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Publication numberUS124880 A
Publication typeGrant
Publication dateMar 26, 1872
Publication numberUS 124880 A, US 124880A, US-A-124880, US124880 A, US124880A
Export CitationBiBTeX, EndNote, RefMan
External Links: USPTO, USPTO Assignment, Espacenet
Improvement in machines for cutting veneers
US 124880 A
Abstract  available in
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Claims  available in
Description  (OCR text may contain errors)

"1-049 BROWN. 3 Sheets--Sheet1.

Improvement in Machines for Cutting Veneers. No, 124,880, Patefited March26,l872.

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Improvement in Machines for Cutting Vneers. N0.-124 880.

Patented March 26,1872.

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@zZr. /ZM' Mm AM FHOTD-LITHOGRAFHIC Ea Mx/ (MSG/M53 PRMESAQ/ 3Sheets--Sheet 3. J. c. BROWN.

Improvement in Machinesfor Cutting Veneers. No.124,880.

' Patented March 26,1872.

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Specificationim'ming al-t of Letters Patent No. 124,880, dated March 26, 1812..

To all whom it may concern:

Be it known that I, JONATHAN '0. BROWN, of Nyack, Itockland county, State of New York, have invented a new and useful Im-.

provement in Machines for Cutting Veneers, of which the following is a specification, reference being had to the accompanying drawing forming part thereof.

Sheet-I represents a machine embodying my improvement for cutting sheets of wood from a cylindrical log byrevolving the log against the cutting instrument, in which Fig. 1. is a top view and Fig. 2 a vertical sectional view of said machine.

Sheet -II represents a machine embodying my improvement for cutting sheets of wood from the plane face of a block, in-which Fig.

l is a top view and Fig. 2 a vertical sectional View of said machine.

Sheet III, Fig. 1, is a vertical sectional "view of a portion of the machine represented in SheetI, the same being the knife with its carriage, the pressure-roller with its adjustable cylindrical or plane blocks, by the application of severe pressure by means of a revolving cylinder or roller upon the surface of the block over the line of cut, and extending along the several sheets over the face of the cutting instruments. It is well known that when staves, shingles, laths, or continuous sheets of wood of any considerable thickness are cut from a cylindrical log of wood by revolving the same against a cutting instrument, or by forcing the cutting instrument, arranged arallel with the grain ofthe wood, through t e block in a right line, the severed piece is liable to be checked in the act of cutting. Severe pressure, properly applied to the surface of theflog or block over the line of out, will prevent this checking and cause the wood to be cut sound even up to three fourths of an inch in thickness. To effect this result the pressure must be sufficient to somewhat compress the fibers of the wood just over the line of out, and must be extended 'a little in advance of t lat line so as to prevent thewood from being split by the wedgelike action of the knife in advance of its'cutting-edge. Without such pressure the operation is actually that of splitting or tearing the fibers of the wood asunder by a wed ge like action of the knife instead of severing them by its cutting-edge, the checking in the severed piece actually taking place in advance of the knife, and not altogether from the same, being bent outward by the face of the knife. When this pressure is applied the fibers of the wood a held undisturbed until they are severed by t he knifes edge, and the severed pieces consequently come away whole.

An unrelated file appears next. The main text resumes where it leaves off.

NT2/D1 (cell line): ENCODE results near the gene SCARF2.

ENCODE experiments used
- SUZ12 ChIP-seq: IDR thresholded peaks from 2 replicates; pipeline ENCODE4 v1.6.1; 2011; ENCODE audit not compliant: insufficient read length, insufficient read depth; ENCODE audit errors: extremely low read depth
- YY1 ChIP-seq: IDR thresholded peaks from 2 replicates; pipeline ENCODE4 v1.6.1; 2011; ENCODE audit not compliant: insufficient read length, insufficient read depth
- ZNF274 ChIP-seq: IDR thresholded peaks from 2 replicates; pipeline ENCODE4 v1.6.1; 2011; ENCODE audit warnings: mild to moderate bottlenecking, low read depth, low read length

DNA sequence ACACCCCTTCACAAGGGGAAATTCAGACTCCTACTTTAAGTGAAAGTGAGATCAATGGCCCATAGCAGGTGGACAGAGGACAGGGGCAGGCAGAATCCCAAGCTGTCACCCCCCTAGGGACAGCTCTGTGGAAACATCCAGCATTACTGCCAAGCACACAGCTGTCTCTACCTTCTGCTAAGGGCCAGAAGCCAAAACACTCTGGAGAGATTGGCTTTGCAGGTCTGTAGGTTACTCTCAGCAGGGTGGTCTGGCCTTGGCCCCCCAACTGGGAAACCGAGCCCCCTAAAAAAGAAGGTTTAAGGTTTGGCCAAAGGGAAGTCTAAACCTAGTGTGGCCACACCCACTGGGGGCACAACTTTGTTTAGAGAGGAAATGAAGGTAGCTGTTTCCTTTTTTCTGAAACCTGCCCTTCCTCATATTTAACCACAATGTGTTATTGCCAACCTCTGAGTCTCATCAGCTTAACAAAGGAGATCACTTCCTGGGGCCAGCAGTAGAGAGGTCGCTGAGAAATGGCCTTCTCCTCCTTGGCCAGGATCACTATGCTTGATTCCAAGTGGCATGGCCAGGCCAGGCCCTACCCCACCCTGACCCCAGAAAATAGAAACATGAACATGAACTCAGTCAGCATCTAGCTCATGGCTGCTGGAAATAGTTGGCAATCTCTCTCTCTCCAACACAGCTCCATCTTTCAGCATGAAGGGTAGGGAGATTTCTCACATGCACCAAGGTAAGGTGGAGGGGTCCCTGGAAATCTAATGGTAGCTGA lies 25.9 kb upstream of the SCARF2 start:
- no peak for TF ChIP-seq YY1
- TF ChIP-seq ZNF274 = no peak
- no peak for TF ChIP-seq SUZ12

A, Fig. 1, Sheet I, is a heavy iron frame, upon which the several parts of the machine are mounted. B B are two spindles having their bearin gs in the frame A, as shown. Upon the inner ends of these spindles are dogs a a. for grappling into and holding the log 0 to be cut. The power to revolve the log is applied to the gear 11. D .is a movable head-block, upon which is mounted the'knife c and the pressure-roller d. This head-block is arranged correspondingly with the rotation of the latter. In the practical operation of cutting wood by my machine it is necessary that the knife, the pressure-roller, and the-log should be nicely relatively adjusted. The roller may therefore have both a vertical and horizdntal adjustment by means of the movable journalbox t, the under side of which is made bevel ing or-inclined, it being madeto rest upon a wedge-shaped block, m. The bolt 0 passes through slotted holes in them, whereby, when adjusted, they are made'fast to the head-block D. The adjustment of the roller is conveniently effected by means of the set-screws n.